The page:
To assess the rewarding properties of cocaine in str-KCREB mice, we tested them in conditioned place preference (CPP, Maldonado et al., 1997 ; Mazzucchelli et al., 2002 ; Ferguson et al., 2006 ; Fasano et al., 2009 ). In this task, animals repeatedly receive drug injections in a specific context; their subsequent preference for that context reflects its association with the drug reward. When given a low dose of cocaine (5 mg/kg i.p.), str-KCREB showed a clear preference for the cocaine-paired context than control mice (two-way ANOVA, genotype effect, F1,28 = 21.37, P < 0.0001, Figure 7 A). When given a higher dose of cocaine (15 mg/kg i.p.), both genotypes again showed clear preference for the drug-paired context (F1,46 = 83.52, P < 0.0001), but str-KCREB and control mice showed equivalent learning (F1,28 = 0.60, P = 0.44); this may represent a ceiling effect at the higher drug concentration. Inhibition of striatal CREB therefore enhances reward-related learning. This finding is consistent with previous data on CREB inhibition in the accumbens shell, but it stands in marked contrast to our demonstration that disruption of striatal CREB impairs procedural learning and bidirectional long-term synaptic plasticity in the same animals.
Figure 7. Enhanced reward-related learning in str-KCREB mice. (A) str-KCREB mice showed enhanced conditioned place preference to cocaine. Conditioned place preference is expressed as difference between post-and pre-conditioning time spent in the drug-paired compartment of the training apparatus (n: saline 10,10; 5 mg/kg i.p. cocaine 15,15; 15 mg/kg i.p. cocaine 15,15; all values mean ± SEM). (B) str-KCREB mice showed enhanced conditioned place preference to morphine (5 mg/kg, s.c., n = 13 transgenic, 12 control) or saline (n = 11 transgenic, 12 control; all values mean ± SEM). Two-way ANOVA, genotype effect: **P < 0.01; P < 0.0001.
To test the generality of this result, we tested CPP in response to morphine. Initial reports in global CREB hypomorph mice indicated enhanced CPP to cocaine but impaired CPP to morphine (Walters and Blendy, 2001 ). However, disruption of CREB function by other means has shown an enhancement of morphine CPP, suggesting that the dissociation between cocaine and morphine effects in the original hypomorph mice derives from compensatory or developmental effects (Barrot et al., 2002 ). Consistent with these latter results, we found a marked enhancement in sensitivity to the rewarding properties of morphine (5 mg/kg, s.c.) in str-KCREB transgenic mice, relative to sibling controls (genotype effect, F1,23 = 9.76, P < 0.01, Figure 7 B). This supports a role for striatal CREB in downregulating the capacity of both psychostimulants and opiate drugs to act as primary rewards in CPP.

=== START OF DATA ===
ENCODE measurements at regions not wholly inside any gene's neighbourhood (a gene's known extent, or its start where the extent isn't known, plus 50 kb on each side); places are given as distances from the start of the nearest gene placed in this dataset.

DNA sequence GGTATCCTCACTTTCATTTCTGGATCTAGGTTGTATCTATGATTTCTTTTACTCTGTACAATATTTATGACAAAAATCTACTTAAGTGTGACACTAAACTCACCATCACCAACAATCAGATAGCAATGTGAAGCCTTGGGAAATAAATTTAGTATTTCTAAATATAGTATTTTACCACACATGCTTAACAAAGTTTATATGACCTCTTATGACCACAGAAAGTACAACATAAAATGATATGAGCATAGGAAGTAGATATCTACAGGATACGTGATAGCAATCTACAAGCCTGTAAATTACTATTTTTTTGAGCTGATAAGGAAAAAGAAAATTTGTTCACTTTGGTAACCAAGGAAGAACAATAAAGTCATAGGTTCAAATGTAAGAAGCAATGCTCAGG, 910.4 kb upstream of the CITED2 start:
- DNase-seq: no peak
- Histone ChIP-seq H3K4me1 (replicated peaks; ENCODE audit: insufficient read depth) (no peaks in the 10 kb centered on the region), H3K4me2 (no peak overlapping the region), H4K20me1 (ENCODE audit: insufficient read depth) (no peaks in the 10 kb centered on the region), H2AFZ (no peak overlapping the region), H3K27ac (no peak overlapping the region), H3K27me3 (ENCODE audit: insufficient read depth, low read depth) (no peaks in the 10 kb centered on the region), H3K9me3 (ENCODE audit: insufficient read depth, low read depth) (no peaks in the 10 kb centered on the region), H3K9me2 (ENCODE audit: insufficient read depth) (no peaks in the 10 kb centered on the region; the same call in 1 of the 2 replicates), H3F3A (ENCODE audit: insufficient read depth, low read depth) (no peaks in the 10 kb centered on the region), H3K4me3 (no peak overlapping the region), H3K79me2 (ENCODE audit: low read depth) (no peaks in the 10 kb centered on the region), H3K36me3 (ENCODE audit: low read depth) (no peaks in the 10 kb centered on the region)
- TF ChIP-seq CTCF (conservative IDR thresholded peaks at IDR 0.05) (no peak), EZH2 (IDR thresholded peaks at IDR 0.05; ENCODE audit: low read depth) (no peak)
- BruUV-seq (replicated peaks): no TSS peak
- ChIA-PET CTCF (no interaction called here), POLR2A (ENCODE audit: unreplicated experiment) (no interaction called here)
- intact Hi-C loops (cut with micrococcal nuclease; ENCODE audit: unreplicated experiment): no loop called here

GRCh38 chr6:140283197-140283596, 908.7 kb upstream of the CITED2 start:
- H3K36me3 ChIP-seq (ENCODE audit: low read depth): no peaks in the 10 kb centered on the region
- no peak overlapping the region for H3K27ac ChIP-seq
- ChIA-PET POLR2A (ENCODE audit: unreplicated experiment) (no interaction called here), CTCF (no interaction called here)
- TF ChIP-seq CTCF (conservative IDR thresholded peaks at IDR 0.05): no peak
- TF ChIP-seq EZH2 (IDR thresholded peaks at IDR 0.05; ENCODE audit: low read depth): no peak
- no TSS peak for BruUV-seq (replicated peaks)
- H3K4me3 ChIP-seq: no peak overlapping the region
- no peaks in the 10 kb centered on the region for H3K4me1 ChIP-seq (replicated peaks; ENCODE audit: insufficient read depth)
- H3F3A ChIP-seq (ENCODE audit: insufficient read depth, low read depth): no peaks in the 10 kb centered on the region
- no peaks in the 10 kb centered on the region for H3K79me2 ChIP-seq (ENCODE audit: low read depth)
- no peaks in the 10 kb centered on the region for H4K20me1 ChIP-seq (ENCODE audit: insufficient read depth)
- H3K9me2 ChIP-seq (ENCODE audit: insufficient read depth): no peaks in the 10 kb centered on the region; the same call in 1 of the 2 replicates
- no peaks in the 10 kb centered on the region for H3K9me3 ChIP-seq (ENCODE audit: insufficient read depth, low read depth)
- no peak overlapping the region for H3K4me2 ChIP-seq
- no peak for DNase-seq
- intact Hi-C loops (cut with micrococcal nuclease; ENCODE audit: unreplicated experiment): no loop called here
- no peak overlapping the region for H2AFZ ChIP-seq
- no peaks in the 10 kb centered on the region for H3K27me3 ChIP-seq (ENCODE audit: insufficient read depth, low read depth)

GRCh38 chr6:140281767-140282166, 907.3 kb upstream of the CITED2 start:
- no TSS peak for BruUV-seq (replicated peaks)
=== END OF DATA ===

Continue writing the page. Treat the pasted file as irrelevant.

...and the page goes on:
str-KCREB Mice Show Enhanced Sensitization of the Locomotor Response to Repeated Administration of Cocaine

Acute cocaine administration increases locomotion. This response increases when cocaine is administered on consecutive days, a phenomenon known as sensitization of the locomotor response (Robinson and Berridge, 1993 ; Mazzucchelli et al., 2002 ; Ferguson et al., 2006 ; Fasano et al., 2009 ). Previous studies have suggested that manipulations of CREB can influence sensitization (Sakai et al., 2002 ). We measured sensitization to repeated cocaine injections, using the activity boxes previously used to track the habituation of basal activity. str-KCREB mice and sibling controls both showed increasing locomotor sensitization across several days of cocaine at a dose of 5 mg/kg i.p. (Figure 8 A). ANOVA for repeated measures revealed significant main effects of genotype (F1,55 = 11.92, P < 0.001), and treatment (F1,55 = 242.25, P < 0.0001) and a significant genotype-treatment interaction (F1,55 = 12.64, P < 0.001). str-KCREB mice showed markedly increased sensitization relative to controls, with a difference first becoming apparent on the second day of drug exposure and persisting throughout five consecutive sessions (Scheffé test, str-KCREB vs WT on day 5: P < 0.01; from days 6 to 10: P < 0.0001). After 7 days of cocaine the animals were injected with saline (day 11); no difference between mutant and control mice was seen. When re-exposed to cocaine 10 days later, all mice continued to show a facilitated response, with str-KCREB mice remaining more active than controls (day 12, Scheffé test P < 0.05).